A fine-grain powder of metronidazol benzoate (7% by weight) was mixed with the L2-phase prepared from the above-mentioned phosphatidyl choline and diacyl glycerol in the ratio of 3:7. The dispersion was of relatively low viscosity, but when adding water to the dispersion, the sample solidified.

The particle dispersion of metronidazol benzoate in the L2-phase was studied under microscope, magnified 200 times. This study showed that the particles were well dispersed without any formation of aggregates. EXAMPLE 4

The biocompatibility and the biodegradability of liquid crystalline phases, which may function as depot preparations for drugs, were studied in a so-called abdo¬ men plug model on rat. The model is developed for testing implant material, for example plastics, but has also appeared to function satisfactorily for the evaluating of depot preparations. This model means that the material to be studied is inserted between the straight abdominal muscle and the peritoneum in male rats (Sprague-Dawley, 350-400 g).

The samples studied were obtained from soybean phos- phatidyl choline and sunflower oil glycerides. The lipids were first swelled with a physiological salt solution to liquid crystalline phases, which were implanted. These liquid crystalline phases can be in equivalence with an excess of water and are suitable for testing in this model. The animals were put to death after 10 and 30 days, and the size of the connective tissue capsule and the amount of residual sample were noted.

The thickness of the capsule may be taken as a mea- sure of the biocompatibility of the material. The results after 10 days are summarised in the table below. The mea¬ sure of the capsule thickness is relative and concerns the number of squares in the microscope.

After 30 days, all lipid implants had decreased in size or disappeared completely, which proves that the lipids are biodegradable.

Lipid Capsule thickness monoacyl glycerol 2.0 phospholipid/diacyl glycerol 1:1 0.4* * the capsule was partly fragmented. EXAMPLE 5

Biodegradable systems for the controlled release of bioactive systems should have a degradation profile which conforms with the release, since otherwise an empty car- rier, which serves no purpose, may remain in the tissue. This is especially the case with water-soluble substan¬ ces, which are released by diffusion. Therefore, a study was made of the effect of water on particles of a water- soluble colourant (methylene blue) which was dispersed in two different lipid carrier systems.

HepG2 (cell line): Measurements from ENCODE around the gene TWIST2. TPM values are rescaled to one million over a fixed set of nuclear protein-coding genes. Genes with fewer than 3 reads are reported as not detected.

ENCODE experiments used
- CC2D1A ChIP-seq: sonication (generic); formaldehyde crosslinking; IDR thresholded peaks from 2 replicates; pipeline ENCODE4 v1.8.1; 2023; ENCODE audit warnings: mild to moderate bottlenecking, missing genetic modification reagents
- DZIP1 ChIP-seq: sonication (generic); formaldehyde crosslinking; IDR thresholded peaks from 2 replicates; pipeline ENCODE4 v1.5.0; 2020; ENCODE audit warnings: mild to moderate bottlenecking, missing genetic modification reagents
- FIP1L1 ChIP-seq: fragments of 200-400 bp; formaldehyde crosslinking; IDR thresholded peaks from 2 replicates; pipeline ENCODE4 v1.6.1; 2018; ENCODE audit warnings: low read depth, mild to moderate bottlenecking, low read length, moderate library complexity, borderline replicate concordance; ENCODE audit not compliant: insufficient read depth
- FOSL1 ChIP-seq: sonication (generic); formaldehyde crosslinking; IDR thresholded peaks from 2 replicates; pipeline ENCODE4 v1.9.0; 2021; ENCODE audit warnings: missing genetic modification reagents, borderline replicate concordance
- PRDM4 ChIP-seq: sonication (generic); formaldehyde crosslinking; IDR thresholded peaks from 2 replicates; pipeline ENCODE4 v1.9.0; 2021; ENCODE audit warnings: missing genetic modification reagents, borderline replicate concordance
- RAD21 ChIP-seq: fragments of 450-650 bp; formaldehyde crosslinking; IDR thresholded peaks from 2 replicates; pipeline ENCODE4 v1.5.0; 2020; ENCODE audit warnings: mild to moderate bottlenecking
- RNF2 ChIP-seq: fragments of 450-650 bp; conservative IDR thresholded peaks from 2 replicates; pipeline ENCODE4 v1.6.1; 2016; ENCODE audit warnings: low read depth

Particles of methylene blue were thus mixed with two different L2-phases, viz. a first one from the system monoacyl glycerol (sunflower oil)/water and a second one from the system phospholipid/diacyl glycerol from Example 3. Both L2-phases formed a highly viscous cubic liquid crystalline phase at an excess of water. In the first case, the cubic phase was both water- and oil-continuous, whereas the cubic phase formed in the latter case was oil-continuous only. The samples were studied under microscope, magnified 200 times, after addition of water, and the following phenomena were noted: a distinct release of methylene blue from the dis¬ persion to water occurred from the monoacyl-glycerol- based system. The dispersion of methylene blue in the L2-phase of diacyl glycerol/phospholipid demonstrated no such release, when an excess of water was present.

The release of drugs from the system phospholipid/- diacyl glycerol can, consequently, be assumed to be con¬ trolled more by the degradation shown in vivo in Example 4 than by diffusion, whereas the release of drugs from a liquid crystalline phase based on monoglyceride will be more difficult to control, since this is more dependent on the properties of the pharmaceutical preparation, such as molecular size and solubility. EXAMPLE 6 In this example a dispersion of a local anesthetic was prepared by dispersing a fine powder of lidocaine hydrochloride in a liquid 33:67 mixture of phosphatidyl choline from soy and diacyl glycerol from tall oil to an L2-phase containing 40% by weight of lidocaine-HCl. The dispersion was relatively mobile and was sprayable. The preparation solidified when sprayed into water and a sus¬ tained dissolution of the lidocaine-HCl crystals was ob¬ tained as compared with the case when said crystals were directly mixed with water. EXAMPLE 7

Cytotoxity tests were performed in the following way. Two liquid crystalline phases having cubic struc¬ tures but different compositions were tested in a way that is utilized in the biomaterial field (ISO 10993- 5:1992(E)) to test whether plastic materials release anything that is toxic to cells. Both these cubic phases can be in equilibrium with water without being dispersed and can thus be tested as solid bodies.

Samples from the cubic phases having an area of 3,14 cm2 were contacted with water (4 ml) at 37°C for more than 24 hours. The aqueous phase was then separated from the cubic phase and admixed with growth media to which a cell culture was added. The evaluation was then performed with reference to growth inhibition of fibroblasts.

The results were as follows:

Composition of cubic phase Growth inhibition

Monoolein* from tall oil 65% Yes

Water 35%

Diolein* from tall oil 60% No

Phosphatidicyl choline from soy 30% Water 10% * Purified by molecular distillation

Claims

1. A biologically active composition, especially a pharmaceutical composition, which is glycerol-ester- based, c h a r a c t e r i s e d in that it contains
(a) at least one diacyl glycerol, wherein the acyl groups, which are the same or different, are each derived from an unsaturated fatty acid having 16-22, preferably 16-20, carbon atoms, or from a saturated fatty acid hav¬ ing 8-10 carbon atoms,